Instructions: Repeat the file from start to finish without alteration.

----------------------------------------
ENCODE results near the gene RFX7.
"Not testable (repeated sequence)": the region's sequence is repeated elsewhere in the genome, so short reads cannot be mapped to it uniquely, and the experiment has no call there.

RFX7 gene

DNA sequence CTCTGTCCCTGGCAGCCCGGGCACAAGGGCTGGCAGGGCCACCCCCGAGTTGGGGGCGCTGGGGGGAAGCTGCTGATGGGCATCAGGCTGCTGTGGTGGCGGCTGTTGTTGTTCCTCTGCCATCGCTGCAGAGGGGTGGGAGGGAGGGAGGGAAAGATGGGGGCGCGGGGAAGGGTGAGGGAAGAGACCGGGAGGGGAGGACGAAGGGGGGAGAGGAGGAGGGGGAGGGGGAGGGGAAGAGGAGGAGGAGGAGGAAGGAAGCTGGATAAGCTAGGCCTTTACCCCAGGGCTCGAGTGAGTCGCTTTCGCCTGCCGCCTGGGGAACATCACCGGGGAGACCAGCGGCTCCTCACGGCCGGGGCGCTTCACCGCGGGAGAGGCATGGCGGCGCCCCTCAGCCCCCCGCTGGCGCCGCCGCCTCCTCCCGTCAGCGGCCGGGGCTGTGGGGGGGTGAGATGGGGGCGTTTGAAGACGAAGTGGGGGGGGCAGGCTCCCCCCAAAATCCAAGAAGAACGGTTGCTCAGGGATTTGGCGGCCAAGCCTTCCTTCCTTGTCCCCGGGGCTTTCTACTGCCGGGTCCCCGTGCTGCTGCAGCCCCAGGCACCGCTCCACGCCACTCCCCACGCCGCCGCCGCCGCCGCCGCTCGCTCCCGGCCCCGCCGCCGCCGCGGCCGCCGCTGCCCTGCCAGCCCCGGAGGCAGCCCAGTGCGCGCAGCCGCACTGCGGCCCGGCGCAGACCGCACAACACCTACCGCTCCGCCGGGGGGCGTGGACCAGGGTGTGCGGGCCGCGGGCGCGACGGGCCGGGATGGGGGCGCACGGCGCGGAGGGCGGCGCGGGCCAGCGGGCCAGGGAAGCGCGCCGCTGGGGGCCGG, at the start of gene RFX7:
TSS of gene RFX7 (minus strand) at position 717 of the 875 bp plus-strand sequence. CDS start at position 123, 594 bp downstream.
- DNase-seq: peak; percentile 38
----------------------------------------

ENCODE results near the gene RFX7.
"Not testable (repeated sequence)": the region's sequence is repeated elsewhere in the genome, so short reads cannot be mapped to it uniquely, and the experiment has no call there.

RFX7 gene

DNA sequence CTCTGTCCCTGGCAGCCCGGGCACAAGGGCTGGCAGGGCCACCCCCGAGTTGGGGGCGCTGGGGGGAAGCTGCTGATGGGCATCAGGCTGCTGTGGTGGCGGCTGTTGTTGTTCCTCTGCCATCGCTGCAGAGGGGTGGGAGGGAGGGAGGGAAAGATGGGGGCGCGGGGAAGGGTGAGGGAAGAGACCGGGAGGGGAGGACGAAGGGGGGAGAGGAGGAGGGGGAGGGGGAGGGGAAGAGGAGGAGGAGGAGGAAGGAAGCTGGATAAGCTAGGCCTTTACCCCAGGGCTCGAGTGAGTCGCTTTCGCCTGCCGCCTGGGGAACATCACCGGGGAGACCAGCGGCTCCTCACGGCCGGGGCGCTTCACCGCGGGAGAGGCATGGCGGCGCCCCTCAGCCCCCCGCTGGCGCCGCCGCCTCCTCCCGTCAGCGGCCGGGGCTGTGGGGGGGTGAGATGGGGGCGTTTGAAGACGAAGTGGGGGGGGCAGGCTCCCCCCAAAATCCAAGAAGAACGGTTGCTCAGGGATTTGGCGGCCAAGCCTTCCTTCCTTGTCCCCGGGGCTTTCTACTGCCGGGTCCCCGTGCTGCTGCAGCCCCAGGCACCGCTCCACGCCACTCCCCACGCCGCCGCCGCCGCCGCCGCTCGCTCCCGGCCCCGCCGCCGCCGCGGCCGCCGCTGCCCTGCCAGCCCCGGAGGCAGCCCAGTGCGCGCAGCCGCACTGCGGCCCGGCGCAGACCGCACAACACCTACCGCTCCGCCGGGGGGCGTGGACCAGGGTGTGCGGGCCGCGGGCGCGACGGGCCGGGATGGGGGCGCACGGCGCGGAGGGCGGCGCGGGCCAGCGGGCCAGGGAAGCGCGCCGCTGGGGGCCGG, at the start of gene RFX7:
TSS of gene RFX7 (minus strand) at position 717 of the 875 bp plus-strand sequence. CDS start at position 123, 594 bp downstream.
- DNase-seq: peak; percentile 38